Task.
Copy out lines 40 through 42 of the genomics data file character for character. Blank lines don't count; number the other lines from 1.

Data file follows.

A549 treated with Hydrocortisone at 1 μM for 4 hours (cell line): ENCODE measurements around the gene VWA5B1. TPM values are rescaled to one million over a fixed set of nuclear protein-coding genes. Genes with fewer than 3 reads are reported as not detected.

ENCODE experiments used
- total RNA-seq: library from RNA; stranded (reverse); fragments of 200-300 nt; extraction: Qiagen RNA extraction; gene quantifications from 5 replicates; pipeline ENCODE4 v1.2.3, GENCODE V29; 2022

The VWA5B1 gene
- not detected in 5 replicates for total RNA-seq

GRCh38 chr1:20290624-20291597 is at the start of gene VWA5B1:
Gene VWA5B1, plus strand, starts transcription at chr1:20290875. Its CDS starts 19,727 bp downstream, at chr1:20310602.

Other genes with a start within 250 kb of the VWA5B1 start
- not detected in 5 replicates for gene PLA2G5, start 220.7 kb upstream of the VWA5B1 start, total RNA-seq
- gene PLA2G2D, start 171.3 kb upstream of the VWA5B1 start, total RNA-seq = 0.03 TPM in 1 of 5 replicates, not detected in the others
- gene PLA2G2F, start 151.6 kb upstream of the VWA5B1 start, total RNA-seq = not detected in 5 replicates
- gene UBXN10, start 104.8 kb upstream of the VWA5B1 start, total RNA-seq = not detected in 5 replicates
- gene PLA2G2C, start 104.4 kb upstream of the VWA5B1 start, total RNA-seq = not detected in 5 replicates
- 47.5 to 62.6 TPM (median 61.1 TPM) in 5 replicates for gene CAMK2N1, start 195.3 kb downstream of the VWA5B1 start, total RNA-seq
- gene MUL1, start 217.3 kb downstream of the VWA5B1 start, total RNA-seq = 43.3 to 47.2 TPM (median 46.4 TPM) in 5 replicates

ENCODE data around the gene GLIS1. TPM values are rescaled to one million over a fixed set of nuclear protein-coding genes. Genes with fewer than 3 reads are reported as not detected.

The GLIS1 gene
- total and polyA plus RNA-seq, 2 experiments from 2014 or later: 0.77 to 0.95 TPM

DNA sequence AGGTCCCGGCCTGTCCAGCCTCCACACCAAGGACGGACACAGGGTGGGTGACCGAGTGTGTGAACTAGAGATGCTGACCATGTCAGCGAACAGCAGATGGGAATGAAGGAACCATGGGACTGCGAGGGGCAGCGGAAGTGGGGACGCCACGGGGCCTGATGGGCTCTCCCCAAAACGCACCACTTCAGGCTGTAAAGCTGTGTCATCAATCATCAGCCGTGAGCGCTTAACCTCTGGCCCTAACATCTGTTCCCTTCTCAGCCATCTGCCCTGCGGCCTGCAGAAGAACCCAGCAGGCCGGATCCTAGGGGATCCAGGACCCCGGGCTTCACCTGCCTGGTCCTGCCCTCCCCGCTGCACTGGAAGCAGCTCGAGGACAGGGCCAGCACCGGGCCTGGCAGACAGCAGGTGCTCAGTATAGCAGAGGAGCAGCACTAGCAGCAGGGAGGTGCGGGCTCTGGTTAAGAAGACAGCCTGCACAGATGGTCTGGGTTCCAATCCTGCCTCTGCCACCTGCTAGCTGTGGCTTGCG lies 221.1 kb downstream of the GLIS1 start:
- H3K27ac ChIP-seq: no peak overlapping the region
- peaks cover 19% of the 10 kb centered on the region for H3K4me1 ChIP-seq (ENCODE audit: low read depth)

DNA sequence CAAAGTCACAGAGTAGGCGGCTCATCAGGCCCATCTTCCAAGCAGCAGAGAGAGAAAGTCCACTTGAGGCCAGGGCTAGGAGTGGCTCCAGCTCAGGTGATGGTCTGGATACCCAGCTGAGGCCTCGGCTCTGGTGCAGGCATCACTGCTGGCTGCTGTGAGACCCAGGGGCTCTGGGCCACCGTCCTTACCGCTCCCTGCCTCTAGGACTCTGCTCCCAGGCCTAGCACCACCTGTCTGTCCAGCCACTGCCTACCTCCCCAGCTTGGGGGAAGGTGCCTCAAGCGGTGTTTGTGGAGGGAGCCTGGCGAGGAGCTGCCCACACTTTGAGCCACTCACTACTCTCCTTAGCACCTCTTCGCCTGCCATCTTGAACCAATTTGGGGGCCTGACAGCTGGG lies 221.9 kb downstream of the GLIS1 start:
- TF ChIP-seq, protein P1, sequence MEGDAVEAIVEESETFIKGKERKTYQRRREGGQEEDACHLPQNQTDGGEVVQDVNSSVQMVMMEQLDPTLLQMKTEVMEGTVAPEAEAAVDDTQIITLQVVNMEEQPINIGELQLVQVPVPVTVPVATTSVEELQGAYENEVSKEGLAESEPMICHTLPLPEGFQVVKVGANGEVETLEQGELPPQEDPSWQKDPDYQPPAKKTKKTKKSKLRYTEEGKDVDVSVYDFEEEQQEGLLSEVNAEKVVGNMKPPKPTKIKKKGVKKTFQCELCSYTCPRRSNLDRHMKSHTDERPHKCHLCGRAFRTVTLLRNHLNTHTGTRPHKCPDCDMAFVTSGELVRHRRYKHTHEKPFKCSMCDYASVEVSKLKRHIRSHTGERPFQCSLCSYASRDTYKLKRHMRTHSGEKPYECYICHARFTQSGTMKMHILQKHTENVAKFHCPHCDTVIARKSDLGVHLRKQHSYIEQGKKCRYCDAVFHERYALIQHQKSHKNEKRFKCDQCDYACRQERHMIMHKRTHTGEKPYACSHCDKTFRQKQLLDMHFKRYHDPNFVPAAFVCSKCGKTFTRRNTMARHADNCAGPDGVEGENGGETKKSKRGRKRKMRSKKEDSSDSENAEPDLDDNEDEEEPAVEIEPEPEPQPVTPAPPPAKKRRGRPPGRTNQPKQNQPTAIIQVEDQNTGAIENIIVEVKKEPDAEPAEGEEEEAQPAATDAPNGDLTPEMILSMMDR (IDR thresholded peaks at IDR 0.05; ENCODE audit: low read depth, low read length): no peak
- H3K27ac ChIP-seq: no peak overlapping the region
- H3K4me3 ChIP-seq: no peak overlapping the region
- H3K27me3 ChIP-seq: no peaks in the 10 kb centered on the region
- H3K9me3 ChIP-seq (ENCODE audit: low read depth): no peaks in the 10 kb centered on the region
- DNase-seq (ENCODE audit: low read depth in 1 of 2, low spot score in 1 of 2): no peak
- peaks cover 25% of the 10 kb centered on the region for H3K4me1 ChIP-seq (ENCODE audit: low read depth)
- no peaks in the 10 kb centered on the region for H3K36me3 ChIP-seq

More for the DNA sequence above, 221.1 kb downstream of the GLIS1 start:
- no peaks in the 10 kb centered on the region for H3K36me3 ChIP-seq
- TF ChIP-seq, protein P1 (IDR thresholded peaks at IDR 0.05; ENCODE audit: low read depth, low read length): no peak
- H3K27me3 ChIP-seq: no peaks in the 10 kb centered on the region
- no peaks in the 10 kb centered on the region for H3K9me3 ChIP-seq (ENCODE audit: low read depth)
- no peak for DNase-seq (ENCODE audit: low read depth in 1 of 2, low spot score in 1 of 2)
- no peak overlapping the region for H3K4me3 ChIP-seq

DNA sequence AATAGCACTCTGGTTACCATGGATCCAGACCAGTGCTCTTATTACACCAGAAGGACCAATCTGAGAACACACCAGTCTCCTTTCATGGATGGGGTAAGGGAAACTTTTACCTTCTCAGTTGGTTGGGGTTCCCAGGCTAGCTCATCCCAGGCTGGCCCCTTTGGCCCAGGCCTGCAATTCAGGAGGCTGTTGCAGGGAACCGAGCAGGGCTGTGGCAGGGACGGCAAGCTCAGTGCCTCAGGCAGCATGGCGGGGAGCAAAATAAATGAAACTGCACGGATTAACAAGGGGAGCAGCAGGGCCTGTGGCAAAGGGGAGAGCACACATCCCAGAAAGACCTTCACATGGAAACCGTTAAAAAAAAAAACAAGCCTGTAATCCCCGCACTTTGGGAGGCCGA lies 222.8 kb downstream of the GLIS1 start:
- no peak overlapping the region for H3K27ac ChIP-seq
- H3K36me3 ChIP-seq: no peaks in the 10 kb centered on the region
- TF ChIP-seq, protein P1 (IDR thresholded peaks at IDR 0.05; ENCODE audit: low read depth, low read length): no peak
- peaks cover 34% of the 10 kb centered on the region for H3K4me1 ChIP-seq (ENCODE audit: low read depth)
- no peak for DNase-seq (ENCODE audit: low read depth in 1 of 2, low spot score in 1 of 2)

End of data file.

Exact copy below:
- H3K36me3 ChIP-seq: no peaks in the 10 kb centered on the region
- TF ChIP-seq, protein P1 (IDR thresholded peaks at IDR 0.05; ENCODE audit: low read depth, low read length): no peak
- peaks cover 34% of the 10 kb centered on the region for H3K4me1 ChIP-seq (ENCODE audit: low read depth)